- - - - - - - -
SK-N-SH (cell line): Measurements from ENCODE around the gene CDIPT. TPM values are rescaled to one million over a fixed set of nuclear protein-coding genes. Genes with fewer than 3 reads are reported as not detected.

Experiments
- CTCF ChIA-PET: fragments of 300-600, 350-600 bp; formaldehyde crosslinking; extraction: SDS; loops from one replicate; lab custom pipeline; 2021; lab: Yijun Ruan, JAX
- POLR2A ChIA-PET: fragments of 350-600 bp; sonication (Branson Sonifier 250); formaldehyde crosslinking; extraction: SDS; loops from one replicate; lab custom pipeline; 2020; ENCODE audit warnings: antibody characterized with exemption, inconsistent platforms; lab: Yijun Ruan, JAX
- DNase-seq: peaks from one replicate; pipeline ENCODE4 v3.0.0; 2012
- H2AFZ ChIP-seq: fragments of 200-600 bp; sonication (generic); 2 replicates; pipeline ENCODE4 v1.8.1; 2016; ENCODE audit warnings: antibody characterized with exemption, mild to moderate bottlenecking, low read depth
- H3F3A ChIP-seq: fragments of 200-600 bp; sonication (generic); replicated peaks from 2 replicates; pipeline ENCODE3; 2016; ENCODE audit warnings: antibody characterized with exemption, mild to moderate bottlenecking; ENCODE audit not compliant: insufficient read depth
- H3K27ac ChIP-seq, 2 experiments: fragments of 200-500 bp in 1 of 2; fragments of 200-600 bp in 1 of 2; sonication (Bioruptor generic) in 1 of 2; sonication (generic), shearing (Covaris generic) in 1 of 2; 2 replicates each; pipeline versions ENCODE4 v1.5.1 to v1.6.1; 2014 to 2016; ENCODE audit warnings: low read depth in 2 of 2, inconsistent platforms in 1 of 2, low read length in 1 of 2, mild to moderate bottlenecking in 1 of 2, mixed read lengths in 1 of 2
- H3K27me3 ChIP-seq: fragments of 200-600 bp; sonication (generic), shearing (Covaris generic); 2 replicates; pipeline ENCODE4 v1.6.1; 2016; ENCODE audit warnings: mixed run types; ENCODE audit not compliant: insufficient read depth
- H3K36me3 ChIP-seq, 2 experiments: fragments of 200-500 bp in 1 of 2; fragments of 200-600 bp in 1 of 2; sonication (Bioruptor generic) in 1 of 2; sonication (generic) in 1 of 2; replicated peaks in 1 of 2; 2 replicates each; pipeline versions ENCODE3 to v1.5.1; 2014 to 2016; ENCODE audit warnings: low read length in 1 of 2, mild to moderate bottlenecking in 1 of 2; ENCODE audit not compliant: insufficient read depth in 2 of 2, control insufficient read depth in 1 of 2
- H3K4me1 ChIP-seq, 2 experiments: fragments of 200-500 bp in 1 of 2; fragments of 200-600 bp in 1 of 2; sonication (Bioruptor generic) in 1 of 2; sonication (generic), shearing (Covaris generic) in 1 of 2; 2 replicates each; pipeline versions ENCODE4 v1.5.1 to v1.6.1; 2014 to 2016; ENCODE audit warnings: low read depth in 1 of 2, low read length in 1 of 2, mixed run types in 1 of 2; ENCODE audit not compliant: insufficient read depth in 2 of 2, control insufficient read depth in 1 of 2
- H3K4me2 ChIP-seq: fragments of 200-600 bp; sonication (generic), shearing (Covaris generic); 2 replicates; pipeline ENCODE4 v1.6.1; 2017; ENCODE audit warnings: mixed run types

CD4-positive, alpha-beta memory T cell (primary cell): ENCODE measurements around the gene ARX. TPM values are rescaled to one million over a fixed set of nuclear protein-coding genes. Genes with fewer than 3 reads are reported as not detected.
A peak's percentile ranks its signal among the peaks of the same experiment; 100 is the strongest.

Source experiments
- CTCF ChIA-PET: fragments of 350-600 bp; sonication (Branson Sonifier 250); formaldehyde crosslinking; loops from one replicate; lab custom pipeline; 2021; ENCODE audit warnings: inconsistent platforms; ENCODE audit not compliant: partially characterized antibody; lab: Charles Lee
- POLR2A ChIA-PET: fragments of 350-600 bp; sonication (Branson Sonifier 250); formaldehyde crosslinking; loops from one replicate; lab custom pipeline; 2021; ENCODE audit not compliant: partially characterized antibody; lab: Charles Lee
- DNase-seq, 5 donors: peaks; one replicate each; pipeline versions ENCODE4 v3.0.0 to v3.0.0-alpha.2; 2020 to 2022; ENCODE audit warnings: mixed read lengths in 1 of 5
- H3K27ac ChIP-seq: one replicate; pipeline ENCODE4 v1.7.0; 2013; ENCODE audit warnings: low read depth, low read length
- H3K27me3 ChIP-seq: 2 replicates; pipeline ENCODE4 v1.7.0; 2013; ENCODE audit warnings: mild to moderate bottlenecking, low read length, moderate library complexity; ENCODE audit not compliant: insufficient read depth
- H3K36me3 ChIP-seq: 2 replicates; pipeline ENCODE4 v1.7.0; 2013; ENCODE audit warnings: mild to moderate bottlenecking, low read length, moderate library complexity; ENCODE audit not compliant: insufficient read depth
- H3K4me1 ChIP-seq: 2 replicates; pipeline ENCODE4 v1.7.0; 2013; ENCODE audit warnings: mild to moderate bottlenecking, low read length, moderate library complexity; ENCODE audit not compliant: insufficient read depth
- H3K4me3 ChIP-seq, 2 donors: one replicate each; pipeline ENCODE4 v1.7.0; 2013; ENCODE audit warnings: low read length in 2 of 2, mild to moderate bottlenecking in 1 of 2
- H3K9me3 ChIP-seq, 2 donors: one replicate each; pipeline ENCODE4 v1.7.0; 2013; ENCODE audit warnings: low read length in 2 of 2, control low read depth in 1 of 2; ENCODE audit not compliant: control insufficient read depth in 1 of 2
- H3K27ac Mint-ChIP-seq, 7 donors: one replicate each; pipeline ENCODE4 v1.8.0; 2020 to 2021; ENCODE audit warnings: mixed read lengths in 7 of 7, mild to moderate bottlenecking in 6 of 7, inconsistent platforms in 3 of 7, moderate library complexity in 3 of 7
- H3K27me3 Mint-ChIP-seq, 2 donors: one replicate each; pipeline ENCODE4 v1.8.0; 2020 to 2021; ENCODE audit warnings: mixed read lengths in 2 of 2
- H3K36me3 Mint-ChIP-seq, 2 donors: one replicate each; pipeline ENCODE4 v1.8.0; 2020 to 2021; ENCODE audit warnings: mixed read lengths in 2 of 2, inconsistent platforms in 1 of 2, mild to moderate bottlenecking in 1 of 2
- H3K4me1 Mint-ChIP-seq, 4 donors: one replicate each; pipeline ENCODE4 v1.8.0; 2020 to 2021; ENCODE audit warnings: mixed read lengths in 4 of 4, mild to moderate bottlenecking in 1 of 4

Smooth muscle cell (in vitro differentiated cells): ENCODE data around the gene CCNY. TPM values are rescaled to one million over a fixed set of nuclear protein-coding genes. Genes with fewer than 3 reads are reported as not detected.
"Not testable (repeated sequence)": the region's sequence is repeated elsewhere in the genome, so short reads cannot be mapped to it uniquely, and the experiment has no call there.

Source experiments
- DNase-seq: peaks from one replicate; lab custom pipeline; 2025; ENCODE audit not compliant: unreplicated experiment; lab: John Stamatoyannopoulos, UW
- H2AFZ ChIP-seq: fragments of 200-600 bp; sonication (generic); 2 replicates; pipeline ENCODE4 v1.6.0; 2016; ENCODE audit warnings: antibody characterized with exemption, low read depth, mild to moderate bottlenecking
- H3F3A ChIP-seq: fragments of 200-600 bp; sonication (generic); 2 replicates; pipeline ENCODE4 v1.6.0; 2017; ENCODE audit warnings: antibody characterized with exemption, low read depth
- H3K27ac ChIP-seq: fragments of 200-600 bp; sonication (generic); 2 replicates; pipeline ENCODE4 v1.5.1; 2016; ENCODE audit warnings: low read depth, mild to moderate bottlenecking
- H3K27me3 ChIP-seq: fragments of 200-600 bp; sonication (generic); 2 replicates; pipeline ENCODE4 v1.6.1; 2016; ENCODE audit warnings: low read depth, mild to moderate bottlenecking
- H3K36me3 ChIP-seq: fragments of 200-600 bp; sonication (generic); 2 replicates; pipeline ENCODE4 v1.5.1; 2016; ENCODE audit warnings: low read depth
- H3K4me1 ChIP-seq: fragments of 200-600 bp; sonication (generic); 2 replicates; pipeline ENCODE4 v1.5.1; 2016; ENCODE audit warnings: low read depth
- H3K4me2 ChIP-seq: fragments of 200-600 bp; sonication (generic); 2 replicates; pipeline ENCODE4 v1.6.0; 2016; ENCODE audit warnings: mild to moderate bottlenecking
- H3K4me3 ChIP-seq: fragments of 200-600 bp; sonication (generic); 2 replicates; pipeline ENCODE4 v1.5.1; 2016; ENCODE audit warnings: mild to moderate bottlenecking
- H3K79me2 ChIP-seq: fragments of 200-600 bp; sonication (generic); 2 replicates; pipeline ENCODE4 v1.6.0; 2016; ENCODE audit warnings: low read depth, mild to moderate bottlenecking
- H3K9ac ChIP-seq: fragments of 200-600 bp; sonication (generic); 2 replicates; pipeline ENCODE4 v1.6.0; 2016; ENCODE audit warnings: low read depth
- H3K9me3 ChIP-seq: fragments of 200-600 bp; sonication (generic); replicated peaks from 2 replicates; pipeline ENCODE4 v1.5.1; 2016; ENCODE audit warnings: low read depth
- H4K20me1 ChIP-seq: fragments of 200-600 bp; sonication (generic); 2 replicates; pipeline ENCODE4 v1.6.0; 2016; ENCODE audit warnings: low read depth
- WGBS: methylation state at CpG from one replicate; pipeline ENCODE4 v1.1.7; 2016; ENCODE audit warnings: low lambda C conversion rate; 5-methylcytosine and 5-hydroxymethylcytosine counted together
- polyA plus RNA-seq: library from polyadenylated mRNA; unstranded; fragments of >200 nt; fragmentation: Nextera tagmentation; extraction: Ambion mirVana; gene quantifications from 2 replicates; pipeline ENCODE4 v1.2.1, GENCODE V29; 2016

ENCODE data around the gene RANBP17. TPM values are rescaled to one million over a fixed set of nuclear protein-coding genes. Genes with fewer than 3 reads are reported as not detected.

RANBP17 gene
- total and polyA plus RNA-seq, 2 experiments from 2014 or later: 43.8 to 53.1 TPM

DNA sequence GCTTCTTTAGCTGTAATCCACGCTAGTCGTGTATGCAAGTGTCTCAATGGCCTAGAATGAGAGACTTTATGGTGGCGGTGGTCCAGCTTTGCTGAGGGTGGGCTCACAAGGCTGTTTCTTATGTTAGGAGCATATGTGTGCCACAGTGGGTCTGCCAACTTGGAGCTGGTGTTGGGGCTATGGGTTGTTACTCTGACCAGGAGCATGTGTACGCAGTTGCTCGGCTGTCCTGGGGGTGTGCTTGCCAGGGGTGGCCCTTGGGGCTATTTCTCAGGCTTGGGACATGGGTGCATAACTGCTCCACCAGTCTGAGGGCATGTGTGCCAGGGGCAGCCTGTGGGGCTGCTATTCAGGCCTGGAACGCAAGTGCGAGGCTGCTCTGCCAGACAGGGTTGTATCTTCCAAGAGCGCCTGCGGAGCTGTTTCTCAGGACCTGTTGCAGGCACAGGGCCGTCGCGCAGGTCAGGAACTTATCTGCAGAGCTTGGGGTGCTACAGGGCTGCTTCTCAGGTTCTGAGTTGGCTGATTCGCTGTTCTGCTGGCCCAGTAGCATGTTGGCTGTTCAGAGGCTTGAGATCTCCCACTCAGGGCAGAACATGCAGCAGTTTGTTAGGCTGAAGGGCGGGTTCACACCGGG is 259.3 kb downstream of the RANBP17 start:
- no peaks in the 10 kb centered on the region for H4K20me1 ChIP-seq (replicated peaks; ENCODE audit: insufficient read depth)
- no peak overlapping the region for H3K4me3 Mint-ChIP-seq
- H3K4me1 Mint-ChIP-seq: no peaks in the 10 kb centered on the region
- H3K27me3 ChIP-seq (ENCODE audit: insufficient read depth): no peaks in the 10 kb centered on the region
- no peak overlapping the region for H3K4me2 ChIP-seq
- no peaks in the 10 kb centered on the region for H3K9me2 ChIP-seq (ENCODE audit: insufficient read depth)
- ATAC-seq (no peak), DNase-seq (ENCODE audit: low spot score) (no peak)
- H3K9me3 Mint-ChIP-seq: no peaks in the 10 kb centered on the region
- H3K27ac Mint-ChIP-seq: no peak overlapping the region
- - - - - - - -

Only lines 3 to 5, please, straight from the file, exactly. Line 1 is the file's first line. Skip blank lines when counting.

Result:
- CTCF ChIA-PET: fragments of 300-600, 350-600 bp; formaldehyde crosslinking; extraction: SDS; loops from one replicate; lab custom pipeline; 2021; lab: Yijun Ruan, JAX
- POLR2A ChIA-PET: fragments of 350-600 bp; sonication (Branson Sonifier 250); formaldehyde crosslinking; extraction: SDS; loops from one replicate; lab custom pipeline; 2020; ENCODE audit warnings: antibody characterized with exemption, inconsistent platforms; lab: Yijun Ruan, JAX
- DNase-seq: peaks from one replicate; pipeline ENCODE4 v3.0.0; 2012